What lies beneath Scotland’s highest loch – Loch Coire an Lochain


Through the ancient pines of Rothiemurchus

Lying 997m above sea level in the Cairngorms National Park lies Loch Corie an Lochain, the highest Loch in Scotland and also the UK. Hearing some rumours about some clear water I planned a mission to go and find out for myself. The only trouble with the remote location is that everything including dive gear, cameras, mountain safety gear, clothes, food, etc had to carried in and out. Not the usual setup for scuba diving where most people flop off a boat or have a short walk from the shore!

Walking through the Rothiemurchus estate and ancient pine forest was a pleasure and the first few hours were enjoyable as the formed path followed the river. After a couple of hours, it was time to get off the track and head straight up the mountain side – the ‘easy’ part had finished! The shortest route followed a stream bed that flows from the corie and started off as heather, rising up to a steep boulder slope. This ascent was energy sapping and with the incline and weight of my pack knowing at me, I was almost at a stage of throwing in the towel.  Thankfully I pressed on the complete the mission!!!

4 hours after starting I reached the Coire bowl, which lies underneath the summit of Braeriach, Scotland’s (and UK’s) third highest mountain at 1296m. The landscape is amazing here as you can look down towards Aviemore through the Glen in one direction and in the other, jagged cliffs of the corie under the snowy peak. It certainly provided for a spectacular dive setting and one very unique in my diving career!

Following a dive in Loch Corie an Lochain, It’s time to pack up and get down the mountain

In addition to the landscape, what is amazing here is the clarity of the water. Originating from snow melt and with no sediment or peat the water, it is amazingly clear. The blue coloration is unheard of in Scotland and is usually restricted to the Pacific or more tropical climes. Granite boulders line the edge and some of these have a bright orange colour, which provide a brilliant contrast against the blue water. There is a trade off however and it’s in the temperature.  The water was a cool 4degrees, which requires serious dive armour and in turn means weight and thankfully I was able to use rocks from the side of the loch to offset the positive buoyancy. The water did seem to be a little lifeless at first but on closer inspection revealed an algal community along with insects such as water boatmen, I would expect there would be a little more in full summer but I’m not so sure any fish would survive the harshness of this environment. Not having much time, I only had around 20min to look around, so I managed to capture some video and stills footage before exiting the water to face an icy wind in which to get changed.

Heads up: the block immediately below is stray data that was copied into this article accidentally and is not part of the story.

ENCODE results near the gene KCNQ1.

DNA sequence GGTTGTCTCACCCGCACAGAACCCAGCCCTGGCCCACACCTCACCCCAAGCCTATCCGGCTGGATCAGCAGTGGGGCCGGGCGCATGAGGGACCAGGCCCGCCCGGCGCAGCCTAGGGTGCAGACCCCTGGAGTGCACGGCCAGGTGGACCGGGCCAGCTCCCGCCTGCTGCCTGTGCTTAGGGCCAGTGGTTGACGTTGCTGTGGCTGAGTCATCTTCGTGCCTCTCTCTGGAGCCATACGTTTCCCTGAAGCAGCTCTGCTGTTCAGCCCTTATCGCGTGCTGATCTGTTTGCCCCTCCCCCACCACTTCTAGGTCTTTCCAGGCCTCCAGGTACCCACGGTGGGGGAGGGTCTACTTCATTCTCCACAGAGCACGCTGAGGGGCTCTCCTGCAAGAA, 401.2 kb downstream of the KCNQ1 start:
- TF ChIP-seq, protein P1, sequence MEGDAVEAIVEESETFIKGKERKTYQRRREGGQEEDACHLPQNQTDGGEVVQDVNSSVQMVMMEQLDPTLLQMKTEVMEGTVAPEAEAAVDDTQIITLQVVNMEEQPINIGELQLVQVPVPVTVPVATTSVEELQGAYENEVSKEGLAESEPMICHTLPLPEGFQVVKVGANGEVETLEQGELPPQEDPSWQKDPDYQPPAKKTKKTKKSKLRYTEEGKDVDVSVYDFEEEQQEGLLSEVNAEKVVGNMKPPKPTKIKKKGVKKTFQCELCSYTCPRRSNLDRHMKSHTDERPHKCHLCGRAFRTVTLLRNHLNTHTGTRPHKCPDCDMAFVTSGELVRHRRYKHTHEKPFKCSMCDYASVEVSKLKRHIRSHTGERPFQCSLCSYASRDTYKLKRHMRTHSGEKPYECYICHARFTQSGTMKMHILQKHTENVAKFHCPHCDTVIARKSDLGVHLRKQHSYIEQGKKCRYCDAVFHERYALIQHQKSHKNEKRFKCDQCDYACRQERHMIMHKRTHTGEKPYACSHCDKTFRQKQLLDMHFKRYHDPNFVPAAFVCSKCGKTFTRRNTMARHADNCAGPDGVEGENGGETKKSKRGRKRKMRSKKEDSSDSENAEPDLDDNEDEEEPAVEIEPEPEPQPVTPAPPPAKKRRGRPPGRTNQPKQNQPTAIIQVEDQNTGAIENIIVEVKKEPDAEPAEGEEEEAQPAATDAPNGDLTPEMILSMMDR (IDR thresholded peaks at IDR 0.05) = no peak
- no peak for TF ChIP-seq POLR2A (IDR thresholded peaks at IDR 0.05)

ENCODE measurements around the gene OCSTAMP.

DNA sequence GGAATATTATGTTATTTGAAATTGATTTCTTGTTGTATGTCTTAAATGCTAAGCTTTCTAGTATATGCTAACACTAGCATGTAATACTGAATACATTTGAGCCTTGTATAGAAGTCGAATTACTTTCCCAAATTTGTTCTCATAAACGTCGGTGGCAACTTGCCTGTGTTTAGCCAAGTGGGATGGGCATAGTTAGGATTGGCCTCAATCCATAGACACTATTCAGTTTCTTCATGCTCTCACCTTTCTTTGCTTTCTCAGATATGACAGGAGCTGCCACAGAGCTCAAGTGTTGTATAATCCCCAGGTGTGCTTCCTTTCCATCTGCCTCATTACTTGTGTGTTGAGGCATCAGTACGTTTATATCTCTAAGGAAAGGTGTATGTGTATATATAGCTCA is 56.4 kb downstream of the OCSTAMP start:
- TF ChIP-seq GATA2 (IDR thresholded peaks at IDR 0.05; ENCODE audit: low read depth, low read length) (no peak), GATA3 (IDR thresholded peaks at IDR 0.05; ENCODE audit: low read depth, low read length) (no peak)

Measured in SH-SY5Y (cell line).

Once packed up again, with the all laden water in the neoprene, the total weight must have increased a good 5-10kg. Initially the thought of being downhill from here on was an advantage (and gave me some much needed motivation). However the increased pressure from the weight pulling you off-balance was an added factor to deal with but I picked a better route for the descent and I was glad to reach the formed land rover track at the bottom. The return journey was a little quicker and I was accompanied by the setting sun and beauty of the national park, reaching the car on dark. 25km’s for 9hours total time….some folk say I’m mad but there are some amazing places to discover- you just have to make the effort to explore them!

I’ve never seen water this colour in Scotland before??! An orange granite boulder lies on the bottom of Loch Coire an Lochain

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